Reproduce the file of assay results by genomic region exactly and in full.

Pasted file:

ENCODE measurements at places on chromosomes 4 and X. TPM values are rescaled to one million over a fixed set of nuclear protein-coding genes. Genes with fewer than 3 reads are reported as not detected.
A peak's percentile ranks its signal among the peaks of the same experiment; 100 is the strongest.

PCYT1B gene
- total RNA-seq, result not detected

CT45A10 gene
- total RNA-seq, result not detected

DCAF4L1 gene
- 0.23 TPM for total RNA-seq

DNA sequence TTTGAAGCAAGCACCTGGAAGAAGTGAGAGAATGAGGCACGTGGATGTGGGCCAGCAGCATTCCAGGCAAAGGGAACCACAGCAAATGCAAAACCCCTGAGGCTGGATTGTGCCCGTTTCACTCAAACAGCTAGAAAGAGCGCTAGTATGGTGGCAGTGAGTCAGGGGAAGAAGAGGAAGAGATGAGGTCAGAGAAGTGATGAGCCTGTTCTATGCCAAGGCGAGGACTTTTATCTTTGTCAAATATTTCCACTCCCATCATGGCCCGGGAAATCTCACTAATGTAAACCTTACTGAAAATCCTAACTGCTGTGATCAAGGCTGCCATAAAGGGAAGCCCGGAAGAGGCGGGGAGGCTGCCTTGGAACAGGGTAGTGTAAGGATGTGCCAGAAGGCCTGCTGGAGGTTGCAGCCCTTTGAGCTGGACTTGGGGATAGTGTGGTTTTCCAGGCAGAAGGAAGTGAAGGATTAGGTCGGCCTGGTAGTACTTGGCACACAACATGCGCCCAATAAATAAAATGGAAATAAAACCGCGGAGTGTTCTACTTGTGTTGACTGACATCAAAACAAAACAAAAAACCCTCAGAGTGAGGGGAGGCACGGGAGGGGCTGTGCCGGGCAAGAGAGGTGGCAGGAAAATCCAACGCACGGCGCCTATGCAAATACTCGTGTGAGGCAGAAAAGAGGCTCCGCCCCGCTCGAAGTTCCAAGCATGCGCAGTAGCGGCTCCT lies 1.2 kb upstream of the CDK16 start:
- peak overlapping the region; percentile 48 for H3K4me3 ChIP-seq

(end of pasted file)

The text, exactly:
ENCODE measurements at places on chromosomes 4 and X. TPM values are rescaled to one million over a fixed set of nuclear protein-coding genes. Genes with fewer than 3 reads are reported as not detected.
A peak's percentile ranks its signal among the peaks of the same experiment; 100 is the strongest.

PCYT1B gene
- total RNA-seq, result not detected

CT45A10 gene
- total RNA-seq, result not detected

DCAF4L1 gene
- 0.23 TPM for total RNA-seq

DNA sequence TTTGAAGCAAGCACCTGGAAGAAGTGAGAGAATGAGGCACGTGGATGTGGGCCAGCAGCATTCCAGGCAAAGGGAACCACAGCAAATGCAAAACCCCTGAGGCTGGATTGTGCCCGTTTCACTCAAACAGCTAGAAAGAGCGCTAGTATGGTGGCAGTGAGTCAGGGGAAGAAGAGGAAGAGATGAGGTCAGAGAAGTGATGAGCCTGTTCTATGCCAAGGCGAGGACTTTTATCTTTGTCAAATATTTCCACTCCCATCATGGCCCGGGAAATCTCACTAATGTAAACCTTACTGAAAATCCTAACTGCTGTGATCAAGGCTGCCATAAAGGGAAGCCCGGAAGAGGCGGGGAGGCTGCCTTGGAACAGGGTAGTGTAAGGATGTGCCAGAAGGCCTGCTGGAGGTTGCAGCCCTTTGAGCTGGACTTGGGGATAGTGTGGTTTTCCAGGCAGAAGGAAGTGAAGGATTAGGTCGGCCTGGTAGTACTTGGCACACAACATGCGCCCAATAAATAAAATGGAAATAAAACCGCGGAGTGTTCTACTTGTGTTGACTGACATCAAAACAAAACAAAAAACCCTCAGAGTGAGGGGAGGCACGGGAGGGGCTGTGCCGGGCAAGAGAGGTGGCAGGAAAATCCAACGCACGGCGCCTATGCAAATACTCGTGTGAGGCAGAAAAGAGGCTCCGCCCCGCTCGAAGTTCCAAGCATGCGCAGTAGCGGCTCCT lies 1.2 kb upstream of the CDK16 start:
- peak overlapping the region; percentile 48 for H3K4me3 ChIP-seq